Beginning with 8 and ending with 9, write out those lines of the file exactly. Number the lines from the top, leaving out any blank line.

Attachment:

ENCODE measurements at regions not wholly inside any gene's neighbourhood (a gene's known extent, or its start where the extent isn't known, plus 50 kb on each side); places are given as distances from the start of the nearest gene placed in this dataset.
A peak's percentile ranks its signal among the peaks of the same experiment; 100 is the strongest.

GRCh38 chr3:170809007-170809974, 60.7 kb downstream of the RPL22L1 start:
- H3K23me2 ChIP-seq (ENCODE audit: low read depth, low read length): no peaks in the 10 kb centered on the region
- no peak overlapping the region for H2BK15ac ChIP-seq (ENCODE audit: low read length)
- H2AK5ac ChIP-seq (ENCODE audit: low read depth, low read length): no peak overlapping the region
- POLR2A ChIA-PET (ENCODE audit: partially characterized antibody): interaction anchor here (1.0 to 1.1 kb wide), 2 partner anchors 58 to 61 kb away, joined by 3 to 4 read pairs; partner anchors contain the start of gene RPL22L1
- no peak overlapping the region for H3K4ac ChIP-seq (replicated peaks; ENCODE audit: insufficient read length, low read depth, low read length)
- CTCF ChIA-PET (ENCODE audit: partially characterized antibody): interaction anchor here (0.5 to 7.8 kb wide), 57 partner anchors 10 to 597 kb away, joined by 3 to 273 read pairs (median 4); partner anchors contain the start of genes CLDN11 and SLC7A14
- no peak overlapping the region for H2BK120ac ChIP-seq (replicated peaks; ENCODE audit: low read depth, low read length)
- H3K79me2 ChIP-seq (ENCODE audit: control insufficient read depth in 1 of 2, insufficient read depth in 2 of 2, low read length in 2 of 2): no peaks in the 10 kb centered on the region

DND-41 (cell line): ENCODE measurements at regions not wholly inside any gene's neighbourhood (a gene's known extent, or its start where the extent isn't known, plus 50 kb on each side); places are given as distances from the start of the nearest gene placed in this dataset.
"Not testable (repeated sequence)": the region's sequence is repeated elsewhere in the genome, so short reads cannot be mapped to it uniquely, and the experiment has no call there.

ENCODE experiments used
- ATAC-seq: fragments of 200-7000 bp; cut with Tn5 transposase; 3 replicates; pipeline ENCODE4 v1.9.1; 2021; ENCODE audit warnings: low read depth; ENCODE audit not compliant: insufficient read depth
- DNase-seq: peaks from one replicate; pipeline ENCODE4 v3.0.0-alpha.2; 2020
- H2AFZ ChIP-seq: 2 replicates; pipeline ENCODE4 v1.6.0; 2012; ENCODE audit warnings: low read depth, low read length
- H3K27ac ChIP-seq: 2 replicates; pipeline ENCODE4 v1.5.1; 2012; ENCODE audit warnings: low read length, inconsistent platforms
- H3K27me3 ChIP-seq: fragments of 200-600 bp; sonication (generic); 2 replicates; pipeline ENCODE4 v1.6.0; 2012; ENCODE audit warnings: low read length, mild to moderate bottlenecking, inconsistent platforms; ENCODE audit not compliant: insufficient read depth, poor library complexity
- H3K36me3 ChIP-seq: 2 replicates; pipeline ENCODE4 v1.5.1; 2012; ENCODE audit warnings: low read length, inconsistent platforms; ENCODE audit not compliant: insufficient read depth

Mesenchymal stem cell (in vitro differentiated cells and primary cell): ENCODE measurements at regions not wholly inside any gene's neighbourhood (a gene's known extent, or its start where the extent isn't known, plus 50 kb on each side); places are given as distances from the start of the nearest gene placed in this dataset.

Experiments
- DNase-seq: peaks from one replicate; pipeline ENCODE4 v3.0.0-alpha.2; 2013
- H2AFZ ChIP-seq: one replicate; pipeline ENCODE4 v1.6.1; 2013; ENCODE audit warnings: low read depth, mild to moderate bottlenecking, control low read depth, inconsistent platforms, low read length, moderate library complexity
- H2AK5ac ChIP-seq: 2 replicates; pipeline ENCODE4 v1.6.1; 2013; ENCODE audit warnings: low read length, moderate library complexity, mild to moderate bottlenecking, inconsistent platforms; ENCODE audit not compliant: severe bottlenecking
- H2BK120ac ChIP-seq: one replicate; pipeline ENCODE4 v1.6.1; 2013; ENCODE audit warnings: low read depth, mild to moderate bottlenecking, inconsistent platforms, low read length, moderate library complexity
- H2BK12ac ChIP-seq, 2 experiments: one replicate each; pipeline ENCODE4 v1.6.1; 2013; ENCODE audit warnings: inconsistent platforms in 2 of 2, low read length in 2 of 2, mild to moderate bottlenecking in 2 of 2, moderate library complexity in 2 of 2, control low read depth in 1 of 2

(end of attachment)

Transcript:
- no peak overlapping the region for H3K4ac ChIP-seq (replicated peaks; ENCODE audit: insufficient read length, low read depth, low read length)
- CTCF ChIA-PET (ENCODE audit: partially characterized antibody): interaction anchor here (0.5 to 7.8 kb wide), 57 partner anchors 10 to 597 kb away, joined by 3 to 273 read pairs (median 4); partner anchors contain the start of genes CLDN11 and SLC7A14